Ocarina of Time fan PC port expected to release in April

Screenshot-of-Link-as-an-adult-from-Ocarina-of-Time-Nintendo-1998.png

Last November, the Zelda Reverse Engineering Team successfully reverse-engineered the entire source code to The Legend of Zelda: Ocarina of Time. After this happened with Super Mario 64 in 2019, a PC port soon followed, and it looks as though the same will be happening with Ocarina of Time soon. Speaking to VGC, a group calling themselves Harbour Masters have announced that they're working on a PC port of the project, and that they're expecting to release it at the beginning of April. “I’d give it approximately 90%. We’ve been hoping to be complete by the middle of February and use a month or so until April 1st to refine the game before release," said Kenix, a developer from the group. "We’re hoping to have a public repository available in late February.”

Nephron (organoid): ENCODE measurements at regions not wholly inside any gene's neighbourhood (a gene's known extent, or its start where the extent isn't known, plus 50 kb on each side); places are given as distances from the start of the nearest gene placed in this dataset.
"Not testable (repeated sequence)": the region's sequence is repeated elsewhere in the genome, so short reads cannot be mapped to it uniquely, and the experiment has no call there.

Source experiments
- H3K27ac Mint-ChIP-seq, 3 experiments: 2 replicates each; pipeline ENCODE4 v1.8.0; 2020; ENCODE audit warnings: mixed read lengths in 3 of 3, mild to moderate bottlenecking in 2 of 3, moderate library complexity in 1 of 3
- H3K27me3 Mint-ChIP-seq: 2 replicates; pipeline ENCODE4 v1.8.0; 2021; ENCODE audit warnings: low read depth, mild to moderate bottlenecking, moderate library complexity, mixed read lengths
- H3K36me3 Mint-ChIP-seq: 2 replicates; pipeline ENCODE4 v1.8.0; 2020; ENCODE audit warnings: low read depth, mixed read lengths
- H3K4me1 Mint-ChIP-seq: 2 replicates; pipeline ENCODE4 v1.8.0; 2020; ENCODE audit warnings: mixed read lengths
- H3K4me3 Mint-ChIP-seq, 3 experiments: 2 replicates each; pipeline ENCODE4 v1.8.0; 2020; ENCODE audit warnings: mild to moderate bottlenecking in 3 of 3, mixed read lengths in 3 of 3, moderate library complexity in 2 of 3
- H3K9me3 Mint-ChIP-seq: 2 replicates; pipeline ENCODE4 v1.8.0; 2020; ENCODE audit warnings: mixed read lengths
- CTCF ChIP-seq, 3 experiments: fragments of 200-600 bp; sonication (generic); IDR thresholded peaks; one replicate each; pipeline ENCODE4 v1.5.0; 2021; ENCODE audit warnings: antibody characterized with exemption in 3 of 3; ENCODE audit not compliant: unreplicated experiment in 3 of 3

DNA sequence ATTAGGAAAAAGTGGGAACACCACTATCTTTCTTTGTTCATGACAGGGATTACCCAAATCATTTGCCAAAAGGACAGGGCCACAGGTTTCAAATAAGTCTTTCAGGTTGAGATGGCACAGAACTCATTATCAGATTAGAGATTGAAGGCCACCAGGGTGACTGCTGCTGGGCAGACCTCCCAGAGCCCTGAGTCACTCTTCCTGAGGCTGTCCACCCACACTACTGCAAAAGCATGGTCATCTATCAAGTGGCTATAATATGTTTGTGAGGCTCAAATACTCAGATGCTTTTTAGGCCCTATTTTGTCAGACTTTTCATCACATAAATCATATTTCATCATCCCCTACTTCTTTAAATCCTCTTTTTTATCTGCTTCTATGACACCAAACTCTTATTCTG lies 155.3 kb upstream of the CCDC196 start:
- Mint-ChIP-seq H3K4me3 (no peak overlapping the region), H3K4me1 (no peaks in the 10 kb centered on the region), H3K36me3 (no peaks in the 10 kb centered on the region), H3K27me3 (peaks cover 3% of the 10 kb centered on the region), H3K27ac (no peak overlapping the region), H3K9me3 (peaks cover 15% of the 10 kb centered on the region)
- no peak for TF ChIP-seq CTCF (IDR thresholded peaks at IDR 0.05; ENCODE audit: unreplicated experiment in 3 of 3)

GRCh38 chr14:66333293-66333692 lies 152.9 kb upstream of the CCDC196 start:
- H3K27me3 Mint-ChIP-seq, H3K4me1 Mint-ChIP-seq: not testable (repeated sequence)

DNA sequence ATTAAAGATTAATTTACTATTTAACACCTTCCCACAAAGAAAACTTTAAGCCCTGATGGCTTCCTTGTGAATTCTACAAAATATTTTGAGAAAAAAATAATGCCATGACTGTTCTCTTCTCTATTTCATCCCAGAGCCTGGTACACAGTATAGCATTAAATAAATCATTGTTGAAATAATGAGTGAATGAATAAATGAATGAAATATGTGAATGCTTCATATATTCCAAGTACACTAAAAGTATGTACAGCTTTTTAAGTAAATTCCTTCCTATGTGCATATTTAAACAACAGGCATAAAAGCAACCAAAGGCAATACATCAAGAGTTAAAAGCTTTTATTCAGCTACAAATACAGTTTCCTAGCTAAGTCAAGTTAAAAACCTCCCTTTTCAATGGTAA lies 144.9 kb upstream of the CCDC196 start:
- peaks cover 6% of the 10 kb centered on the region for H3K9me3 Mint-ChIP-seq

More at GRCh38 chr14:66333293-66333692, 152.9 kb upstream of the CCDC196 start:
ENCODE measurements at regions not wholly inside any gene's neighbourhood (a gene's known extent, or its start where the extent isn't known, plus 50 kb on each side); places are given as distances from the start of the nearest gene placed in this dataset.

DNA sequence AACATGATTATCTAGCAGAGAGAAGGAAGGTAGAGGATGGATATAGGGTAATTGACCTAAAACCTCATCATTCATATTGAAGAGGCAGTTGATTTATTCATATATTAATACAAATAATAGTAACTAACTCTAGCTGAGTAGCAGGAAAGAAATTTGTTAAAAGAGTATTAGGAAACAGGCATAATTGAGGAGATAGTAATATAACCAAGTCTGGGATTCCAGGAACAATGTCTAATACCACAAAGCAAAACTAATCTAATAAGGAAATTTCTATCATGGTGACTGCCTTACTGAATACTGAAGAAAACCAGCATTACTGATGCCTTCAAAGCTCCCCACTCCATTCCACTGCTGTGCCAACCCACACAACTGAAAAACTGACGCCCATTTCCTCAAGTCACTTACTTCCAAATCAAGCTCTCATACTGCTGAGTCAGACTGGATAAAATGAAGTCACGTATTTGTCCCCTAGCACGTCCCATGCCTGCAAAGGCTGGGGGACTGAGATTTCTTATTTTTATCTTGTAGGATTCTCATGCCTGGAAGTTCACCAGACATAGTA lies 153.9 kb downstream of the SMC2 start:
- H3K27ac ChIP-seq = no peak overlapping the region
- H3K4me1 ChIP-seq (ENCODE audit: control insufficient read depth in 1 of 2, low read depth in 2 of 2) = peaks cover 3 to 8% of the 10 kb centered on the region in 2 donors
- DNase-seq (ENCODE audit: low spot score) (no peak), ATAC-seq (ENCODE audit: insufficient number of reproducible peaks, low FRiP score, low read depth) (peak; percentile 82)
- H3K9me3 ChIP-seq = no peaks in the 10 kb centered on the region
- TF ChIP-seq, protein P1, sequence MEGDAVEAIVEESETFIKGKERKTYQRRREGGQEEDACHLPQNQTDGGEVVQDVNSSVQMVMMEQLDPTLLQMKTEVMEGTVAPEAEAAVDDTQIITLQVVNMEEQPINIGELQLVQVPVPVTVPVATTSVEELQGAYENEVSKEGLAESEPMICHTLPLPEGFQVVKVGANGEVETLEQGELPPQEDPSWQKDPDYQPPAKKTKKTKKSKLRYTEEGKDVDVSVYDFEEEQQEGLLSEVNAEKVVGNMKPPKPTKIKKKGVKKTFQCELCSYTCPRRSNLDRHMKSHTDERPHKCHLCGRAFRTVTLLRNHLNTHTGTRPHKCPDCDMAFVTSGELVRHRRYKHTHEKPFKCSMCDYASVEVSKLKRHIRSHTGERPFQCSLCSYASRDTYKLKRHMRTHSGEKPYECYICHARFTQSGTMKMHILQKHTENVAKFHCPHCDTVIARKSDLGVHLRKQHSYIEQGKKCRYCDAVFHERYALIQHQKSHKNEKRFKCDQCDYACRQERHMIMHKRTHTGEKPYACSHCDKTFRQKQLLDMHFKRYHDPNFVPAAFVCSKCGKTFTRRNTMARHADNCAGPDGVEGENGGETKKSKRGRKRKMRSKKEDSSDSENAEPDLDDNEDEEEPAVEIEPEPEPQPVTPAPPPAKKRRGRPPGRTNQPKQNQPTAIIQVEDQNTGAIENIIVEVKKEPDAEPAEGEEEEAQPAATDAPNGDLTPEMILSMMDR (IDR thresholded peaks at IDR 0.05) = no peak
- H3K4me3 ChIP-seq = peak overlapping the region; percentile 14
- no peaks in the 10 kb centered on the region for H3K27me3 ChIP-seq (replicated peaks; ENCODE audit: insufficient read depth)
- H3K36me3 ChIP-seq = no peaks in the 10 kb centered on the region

The group also plans to make a number of enhancements to the original title, like widescreen support and plans for a 60fps release down the line. Harbour Masters' port will also make modding easier for their title, allowing for HD texture packs or other enhancements to be more easily made, because "[their] game has an asset loading pipeline much more similar to modern games."

Like the Super Mario 64 decompilation, it's unlikely this project will be taken offline because the team wrote new code by deconstructing Ocarina of Time, rather than basing it off of leaked proprietary documents. "We packed assets into an external archive," Kenix told VGC. "No assets are linked into the exe. Our belief is that this will prevent a DMCA takedown from Nintendo as SM64 linked all of the assets into the .exe file." Only executables that included those assets were struck by Nintendo; the reverse-engineered code itself was fine. However, Take-Two is currently taking legal action against similar decompilation projects, so only time will tell if things are safe for this project.